Commit Bubbles

Our paper, Commit Bubbles, has been accepted to ICSE 2015: New Ideas and Emerging Results.

Commit Bubbles Interface

The abstract of the paper follows:

Developers who use version control are expected to produce systematic commit histories that show well-defined steps with logical forward progress. Existing version control tools assume that developers also write code systematically. Unfortunately, the process by which developers write source code is often evolutionary, or as-needed, rather than systematic. Our contribution is a fragment-oriented concept called Commit Bubbles that will allow developers to construct systematic commit histories that adhere to version control best practices with less cognitive effort, and in a way that integrates with their as-needed coding workflows.

In other words, Commit Bubbles aims to alleviate the “tangled commit” and “non-descriptive commit message” dilemmas that developers routinely encounter when constructing version control commit histories:

Git Commit (xkcd)

Hadoop 2.6.0 Windows 64-bit Binaries

Hadoop

The official release of Apache Hadoop 2.6.0 does not include the required binaries (e.g., winutils.exe) necessary to run hadoop. In order to use Hadoop on Windows, it must be compiled from source. This takes a bit of effort, so I’ve provided a pre-compiled, unofficial distribution below:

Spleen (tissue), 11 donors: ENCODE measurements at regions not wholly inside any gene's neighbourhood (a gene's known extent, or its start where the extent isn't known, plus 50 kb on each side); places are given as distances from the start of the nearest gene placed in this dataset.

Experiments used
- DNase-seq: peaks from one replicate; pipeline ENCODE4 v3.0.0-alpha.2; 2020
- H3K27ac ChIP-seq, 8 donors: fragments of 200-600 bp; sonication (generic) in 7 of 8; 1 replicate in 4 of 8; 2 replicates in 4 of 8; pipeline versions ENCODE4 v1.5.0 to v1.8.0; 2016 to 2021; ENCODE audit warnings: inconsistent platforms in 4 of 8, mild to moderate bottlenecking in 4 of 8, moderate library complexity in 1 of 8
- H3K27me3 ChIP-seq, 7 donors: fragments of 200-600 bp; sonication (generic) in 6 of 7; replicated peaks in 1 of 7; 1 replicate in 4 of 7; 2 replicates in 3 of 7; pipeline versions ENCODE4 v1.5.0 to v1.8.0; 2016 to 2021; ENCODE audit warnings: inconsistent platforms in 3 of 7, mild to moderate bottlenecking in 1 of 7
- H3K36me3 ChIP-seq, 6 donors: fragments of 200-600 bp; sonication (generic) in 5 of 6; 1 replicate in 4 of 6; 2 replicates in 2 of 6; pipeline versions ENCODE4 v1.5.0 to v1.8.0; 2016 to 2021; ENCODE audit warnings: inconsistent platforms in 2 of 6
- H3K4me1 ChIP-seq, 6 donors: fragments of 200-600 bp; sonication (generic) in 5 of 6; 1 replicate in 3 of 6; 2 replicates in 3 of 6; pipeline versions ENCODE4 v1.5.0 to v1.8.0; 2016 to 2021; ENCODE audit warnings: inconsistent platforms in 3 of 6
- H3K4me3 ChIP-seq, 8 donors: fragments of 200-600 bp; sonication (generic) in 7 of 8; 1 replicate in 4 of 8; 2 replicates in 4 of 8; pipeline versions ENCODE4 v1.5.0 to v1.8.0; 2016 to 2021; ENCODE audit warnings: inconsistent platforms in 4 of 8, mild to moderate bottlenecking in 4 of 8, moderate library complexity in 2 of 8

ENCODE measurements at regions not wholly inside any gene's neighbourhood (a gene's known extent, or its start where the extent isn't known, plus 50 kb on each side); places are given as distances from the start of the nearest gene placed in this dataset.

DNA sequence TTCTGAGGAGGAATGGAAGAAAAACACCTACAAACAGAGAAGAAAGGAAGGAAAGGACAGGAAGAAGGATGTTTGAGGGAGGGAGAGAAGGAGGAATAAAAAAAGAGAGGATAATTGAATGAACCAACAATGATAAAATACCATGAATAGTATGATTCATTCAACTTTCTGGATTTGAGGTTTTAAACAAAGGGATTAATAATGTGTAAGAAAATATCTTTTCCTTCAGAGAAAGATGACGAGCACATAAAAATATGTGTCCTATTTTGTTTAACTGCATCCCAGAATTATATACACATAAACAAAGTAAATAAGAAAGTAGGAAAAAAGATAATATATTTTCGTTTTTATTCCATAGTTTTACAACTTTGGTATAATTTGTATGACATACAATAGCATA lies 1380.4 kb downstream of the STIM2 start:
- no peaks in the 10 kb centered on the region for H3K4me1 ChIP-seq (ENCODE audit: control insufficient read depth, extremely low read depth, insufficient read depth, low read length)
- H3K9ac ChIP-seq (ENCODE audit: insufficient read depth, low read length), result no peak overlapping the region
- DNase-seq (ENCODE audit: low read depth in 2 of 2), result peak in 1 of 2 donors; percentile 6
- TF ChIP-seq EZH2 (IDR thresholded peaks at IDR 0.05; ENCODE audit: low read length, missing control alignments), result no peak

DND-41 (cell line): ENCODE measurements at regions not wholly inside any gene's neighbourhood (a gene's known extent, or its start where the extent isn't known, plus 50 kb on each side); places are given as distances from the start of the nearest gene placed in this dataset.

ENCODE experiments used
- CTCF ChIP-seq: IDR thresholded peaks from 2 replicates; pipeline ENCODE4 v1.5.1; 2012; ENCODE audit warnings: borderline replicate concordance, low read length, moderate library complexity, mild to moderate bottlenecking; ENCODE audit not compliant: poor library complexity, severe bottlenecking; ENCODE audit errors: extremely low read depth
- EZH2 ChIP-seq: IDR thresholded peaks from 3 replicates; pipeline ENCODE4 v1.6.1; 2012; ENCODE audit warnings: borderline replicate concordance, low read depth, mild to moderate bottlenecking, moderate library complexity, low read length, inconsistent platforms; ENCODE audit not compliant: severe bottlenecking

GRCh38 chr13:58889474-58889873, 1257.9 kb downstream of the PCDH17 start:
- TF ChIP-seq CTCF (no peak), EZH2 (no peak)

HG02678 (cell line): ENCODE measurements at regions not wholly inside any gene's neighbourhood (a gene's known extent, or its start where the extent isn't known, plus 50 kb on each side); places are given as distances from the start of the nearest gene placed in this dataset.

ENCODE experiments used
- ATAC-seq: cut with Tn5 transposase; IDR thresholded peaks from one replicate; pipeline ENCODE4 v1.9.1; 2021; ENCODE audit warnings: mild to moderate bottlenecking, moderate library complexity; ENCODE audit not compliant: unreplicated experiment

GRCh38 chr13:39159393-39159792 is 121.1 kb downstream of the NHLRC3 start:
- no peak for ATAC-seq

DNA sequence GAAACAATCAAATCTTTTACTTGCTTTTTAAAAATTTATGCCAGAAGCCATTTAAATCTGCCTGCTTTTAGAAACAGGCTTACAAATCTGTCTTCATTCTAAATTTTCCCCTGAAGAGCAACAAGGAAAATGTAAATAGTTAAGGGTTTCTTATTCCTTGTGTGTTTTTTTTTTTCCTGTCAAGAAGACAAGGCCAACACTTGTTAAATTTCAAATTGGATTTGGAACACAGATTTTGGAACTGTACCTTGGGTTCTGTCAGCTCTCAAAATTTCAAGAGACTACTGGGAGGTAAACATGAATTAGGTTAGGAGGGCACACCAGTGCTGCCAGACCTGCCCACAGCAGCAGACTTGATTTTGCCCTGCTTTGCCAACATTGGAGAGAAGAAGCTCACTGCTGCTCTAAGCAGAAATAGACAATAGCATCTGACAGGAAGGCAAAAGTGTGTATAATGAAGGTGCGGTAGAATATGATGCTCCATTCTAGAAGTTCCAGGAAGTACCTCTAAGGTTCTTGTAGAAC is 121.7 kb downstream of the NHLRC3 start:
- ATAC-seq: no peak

I compiled the source using:

Then, using the Windows SDK 7.1 Command Prompt or Visual Studio Command Prompt (2010):

set JAVA_HOME=C:\PROGRA~1\Java\jdk1.7.0_71
set Platform=x64

The build system requires that you use the 8.3 short filename for JAVA_HOME (no spaces!). The environment variables (Platform) are also case sensitive. Finally:

mvn package -Pdist -DskipTests -Dtar

The binaries will be available in hadoop-dist/target.

How Developers Visualize Compiler Messages

Explanatory Visualization for Ambiguous Reference

Our paper, How Developers Visualize Compiler Messages: A Foundational Approach to Notification Construction, has been accepted to the 2nd IEEE Working Conference on Software Visualization (VISSOFT 2014).

The abstract of the paper follows:

Self-explanation is one cognitive strategy through which developers comprehend error notifications. Self-explanation, when left solely to developers, can result in a significant loss of productivity because humans are imperfect and bounded in their cognitive abilities. We argue that modern IDEs offer limited visual affordances for aiding developers with self-explanation, because compilers do not reveal their reasoning about the causes of errors to the developer.

The contribution of our paper is a foundational set of visual annotations that aid developers in better comprehending error messages when compilers expose their internal reasoning. We demonstrate through a user study of 28 undergraduate Software Engineering students that our annotations align with the way in which developers self-explain error notifications. We show that these annotations allow developers to give significantly better self-explanations when compared against today’s dominant visualization paradigm, and that better self-explanations yield better mental models of notifications.

The results of our work suggest that the diagrammatic techniques developers use to explain problems can serve as an effective foundation for how IDEs should visually communicate to developers.

Improving Error Notification Comprehension through Visual Overlays in IDEs